An executive with BNSF Railway has told the Metropolitan Council — again — that the company is not interested in sharing its rail corridor with the proposed $1.5 billion Bottineau Blue Line light-rail project.

In an letter Tuesday, Richard E. Weicher, BNSF’s vice president and senior general counsel, said the Texas-based rail company is “not prepared to proceed with any discussion of passenger rail in this corridor at this time.” The letter was addressed to Daniel Soler, the Bottineau Blue Line’s project director.

“As we explained in discussions some time ago, and again as recently as February, we do not believe the Blue Line light-rail project would be consistent with our passenger principles or protect the long-term viability of freight service” in the corridor north of Minneapolis. (Weicher wrote a similar letter to the council earlier this year.)

The 13-mile Blue Line extension would link downtown Minneapolis with Brooklyn Park, operating along 8 miles of right of way owned by the Texas-based rail giant. The council, which is planning and building the project, must negotiate with BNSF to share the alignment north of Minneapolis.

Without an agreement in place with BNSF, the council cannot apply for $753 million in federal funding.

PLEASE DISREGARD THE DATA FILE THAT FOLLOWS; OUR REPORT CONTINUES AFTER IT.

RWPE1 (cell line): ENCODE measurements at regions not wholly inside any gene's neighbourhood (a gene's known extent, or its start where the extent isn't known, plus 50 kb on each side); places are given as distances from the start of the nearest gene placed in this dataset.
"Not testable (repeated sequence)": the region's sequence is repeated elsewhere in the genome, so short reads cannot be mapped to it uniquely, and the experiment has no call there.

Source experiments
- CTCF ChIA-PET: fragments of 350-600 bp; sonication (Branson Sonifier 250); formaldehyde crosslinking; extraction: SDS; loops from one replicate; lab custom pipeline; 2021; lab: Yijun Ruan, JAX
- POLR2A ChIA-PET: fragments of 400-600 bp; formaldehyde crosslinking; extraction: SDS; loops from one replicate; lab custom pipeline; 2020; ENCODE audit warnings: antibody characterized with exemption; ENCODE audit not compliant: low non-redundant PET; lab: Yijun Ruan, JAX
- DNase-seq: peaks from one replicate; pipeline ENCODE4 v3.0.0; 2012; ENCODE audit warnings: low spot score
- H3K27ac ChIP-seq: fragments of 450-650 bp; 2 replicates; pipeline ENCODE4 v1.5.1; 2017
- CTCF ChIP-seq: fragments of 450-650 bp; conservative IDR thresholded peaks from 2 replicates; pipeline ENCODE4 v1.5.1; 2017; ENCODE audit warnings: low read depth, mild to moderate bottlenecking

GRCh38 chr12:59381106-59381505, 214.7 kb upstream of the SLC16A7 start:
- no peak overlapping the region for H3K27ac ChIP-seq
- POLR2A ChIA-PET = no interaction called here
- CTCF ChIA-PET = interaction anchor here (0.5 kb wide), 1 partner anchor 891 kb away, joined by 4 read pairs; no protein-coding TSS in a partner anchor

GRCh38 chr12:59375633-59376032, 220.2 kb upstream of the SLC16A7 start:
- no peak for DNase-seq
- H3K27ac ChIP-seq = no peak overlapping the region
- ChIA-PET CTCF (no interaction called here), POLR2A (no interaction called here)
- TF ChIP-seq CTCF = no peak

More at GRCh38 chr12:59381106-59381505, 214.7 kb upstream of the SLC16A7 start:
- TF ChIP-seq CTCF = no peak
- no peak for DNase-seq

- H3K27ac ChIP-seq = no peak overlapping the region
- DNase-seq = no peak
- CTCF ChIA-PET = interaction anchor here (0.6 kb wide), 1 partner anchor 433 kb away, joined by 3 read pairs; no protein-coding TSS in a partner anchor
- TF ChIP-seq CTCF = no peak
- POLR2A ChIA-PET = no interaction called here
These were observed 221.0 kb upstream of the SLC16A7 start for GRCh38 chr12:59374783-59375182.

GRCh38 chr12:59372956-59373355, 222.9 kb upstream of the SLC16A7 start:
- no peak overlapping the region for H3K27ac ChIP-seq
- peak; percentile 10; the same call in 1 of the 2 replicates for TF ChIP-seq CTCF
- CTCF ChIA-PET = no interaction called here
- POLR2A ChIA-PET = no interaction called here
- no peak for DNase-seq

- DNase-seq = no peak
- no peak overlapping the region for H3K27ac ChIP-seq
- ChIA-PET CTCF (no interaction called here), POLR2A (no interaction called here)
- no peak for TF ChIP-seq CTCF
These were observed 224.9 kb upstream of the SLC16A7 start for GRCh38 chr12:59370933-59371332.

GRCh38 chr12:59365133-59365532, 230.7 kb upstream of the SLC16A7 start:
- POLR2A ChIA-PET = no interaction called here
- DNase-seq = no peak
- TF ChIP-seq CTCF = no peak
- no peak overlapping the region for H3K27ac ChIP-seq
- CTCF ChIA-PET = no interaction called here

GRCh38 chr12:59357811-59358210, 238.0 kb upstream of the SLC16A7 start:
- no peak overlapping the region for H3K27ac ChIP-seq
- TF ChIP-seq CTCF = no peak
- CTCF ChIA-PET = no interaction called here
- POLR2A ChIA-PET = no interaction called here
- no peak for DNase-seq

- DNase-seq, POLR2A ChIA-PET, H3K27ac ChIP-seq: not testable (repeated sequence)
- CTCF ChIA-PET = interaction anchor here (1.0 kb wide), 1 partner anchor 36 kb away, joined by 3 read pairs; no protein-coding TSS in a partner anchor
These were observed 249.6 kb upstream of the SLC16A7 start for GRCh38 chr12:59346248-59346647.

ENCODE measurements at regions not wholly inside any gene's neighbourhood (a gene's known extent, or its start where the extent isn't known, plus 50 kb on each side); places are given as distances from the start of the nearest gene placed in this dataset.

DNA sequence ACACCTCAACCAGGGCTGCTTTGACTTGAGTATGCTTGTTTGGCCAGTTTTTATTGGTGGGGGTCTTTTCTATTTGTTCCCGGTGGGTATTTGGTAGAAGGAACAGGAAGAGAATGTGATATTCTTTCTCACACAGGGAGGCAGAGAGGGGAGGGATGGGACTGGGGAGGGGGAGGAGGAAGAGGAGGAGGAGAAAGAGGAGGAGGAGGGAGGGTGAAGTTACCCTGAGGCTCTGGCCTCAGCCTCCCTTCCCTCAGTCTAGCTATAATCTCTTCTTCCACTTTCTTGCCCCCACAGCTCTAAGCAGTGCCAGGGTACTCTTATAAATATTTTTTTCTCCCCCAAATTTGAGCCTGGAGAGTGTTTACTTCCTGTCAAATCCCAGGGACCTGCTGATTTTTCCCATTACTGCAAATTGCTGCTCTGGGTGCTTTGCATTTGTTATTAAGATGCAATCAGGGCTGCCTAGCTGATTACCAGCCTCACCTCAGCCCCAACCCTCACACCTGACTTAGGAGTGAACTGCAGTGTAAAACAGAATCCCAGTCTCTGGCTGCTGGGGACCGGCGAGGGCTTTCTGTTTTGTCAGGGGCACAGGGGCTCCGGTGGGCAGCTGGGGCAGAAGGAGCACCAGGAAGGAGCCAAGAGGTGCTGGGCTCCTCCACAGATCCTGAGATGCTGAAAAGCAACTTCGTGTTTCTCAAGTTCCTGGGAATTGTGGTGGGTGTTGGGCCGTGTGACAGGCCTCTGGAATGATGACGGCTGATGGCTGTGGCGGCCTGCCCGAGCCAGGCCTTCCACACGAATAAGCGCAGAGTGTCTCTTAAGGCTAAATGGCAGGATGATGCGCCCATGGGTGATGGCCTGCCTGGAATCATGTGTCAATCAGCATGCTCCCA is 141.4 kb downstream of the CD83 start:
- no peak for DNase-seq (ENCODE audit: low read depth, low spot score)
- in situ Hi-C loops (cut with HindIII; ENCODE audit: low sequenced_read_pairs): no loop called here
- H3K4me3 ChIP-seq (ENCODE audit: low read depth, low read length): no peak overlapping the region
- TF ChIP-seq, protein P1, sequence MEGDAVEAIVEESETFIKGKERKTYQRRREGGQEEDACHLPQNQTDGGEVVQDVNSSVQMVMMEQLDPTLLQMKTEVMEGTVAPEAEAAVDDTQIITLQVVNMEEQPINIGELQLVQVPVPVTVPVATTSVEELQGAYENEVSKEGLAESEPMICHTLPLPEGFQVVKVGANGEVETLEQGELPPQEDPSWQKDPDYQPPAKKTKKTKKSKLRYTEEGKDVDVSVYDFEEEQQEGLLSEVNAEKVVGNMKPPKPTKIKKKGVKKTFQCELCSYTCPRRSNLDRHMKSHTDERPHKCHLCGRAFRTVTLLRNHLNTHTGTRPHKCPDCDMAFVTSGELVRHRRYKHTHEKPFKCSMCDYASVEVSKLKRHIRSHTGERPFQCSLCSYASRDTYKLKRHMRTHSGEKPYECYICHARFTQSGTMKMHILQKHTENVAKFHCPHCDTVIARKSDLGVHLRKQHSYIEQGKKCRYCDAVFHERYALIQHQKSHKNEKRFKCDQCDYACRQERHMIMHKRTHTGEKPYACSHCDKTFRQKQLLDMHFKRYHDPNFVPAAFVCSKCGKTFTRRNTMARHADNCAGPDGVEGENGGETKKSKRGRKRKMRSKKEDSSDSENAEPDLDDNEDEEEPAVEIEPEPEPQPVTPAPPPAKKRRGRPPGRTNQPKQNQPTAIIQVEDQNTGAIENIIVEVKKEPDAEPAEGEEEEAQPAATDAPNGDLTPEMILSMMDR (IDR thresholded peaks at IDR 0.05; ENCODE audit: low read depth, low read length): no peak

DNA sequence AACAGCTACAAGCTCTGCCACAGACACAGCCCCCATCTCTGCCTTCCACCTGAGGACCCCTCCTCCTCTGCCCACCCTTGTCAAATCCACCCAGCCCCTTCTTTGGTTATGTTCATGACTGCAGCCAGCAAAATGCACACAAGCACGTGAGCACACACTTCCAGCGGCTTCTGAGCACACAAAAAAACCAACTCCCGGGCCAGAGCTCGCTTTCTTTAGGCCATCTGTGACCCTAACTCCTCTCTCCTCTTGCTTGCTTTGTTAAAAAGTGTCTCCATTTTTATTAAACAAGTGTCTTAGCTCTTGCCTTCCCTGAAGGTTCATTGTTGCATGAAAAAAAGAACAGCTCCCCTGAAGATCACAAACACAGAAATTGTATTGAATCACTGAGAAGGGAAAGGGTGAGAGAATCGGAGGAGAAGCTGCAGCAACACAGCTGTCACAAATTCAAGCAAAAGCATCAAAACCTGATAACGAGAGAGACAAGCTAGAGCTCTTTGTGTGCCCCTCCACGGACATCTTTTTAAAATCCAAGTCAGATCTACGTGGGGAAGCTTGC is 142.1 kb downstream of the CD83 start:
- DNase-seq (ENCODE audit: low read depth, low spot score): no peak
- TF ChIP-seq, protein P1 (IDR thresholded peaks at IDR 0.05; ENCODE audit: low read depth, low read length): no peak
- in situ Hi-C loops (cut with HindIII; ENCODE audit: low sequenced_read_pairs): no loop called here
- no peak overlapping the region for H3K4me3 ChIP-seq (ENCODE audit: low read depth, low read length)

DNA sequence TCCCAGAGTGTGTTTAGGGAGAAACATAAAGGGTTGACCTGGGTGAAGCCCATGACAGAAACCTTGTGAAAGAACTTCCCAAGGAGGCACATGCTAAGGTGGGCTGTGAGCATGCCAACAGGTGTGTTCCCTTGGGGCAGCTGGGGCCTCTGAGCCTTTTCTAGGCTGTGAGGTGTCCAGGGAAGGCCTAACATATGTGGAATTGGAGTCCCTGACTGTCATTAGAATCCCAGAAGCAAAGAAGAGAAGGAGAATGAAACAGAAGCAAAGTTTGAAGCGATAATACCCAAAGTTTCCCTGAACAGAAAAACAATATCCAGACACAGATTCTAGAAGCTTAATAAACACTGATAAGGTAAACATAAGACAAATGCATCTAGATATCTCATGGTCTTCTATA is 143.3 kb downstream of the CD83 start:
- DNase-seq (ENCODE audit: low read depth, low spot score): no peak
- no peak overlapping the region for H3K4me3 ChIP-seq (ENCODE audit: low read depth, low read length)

In a letter to mayors along the proposed Bottineau route sent this week, Met Council Chair Alene Tchourumoff said she was “ disappointed to receive this response again without any further details on how the BLRT design is inconsistent with their passenger principles.”

Tchourumoff said she will be discussing a response with the Hennepin County commissioners to “develop a strategy for next steps with BNSF. In the meantime, staff are continuing to advance the project.”

County Commissioner Mike Opat said, “We have an alignment, it’s good alignment, and we can certainly accommodate freight and passenger service in that very wide corridor. We’ll continue to try to engage them, and we’ll seek advocates to help us get them to the table.” Opat declined to elaborate on who those advocates might be.

“This is too important a project to not continue to work on it,” he said.

Last year, negotiations with BNSF over a mile-long stretch on the Southwest light-rail route in Minneapolis resulted in the council agreeing to erect a $20 million crash-protection wall to separate freight and light-rail trains.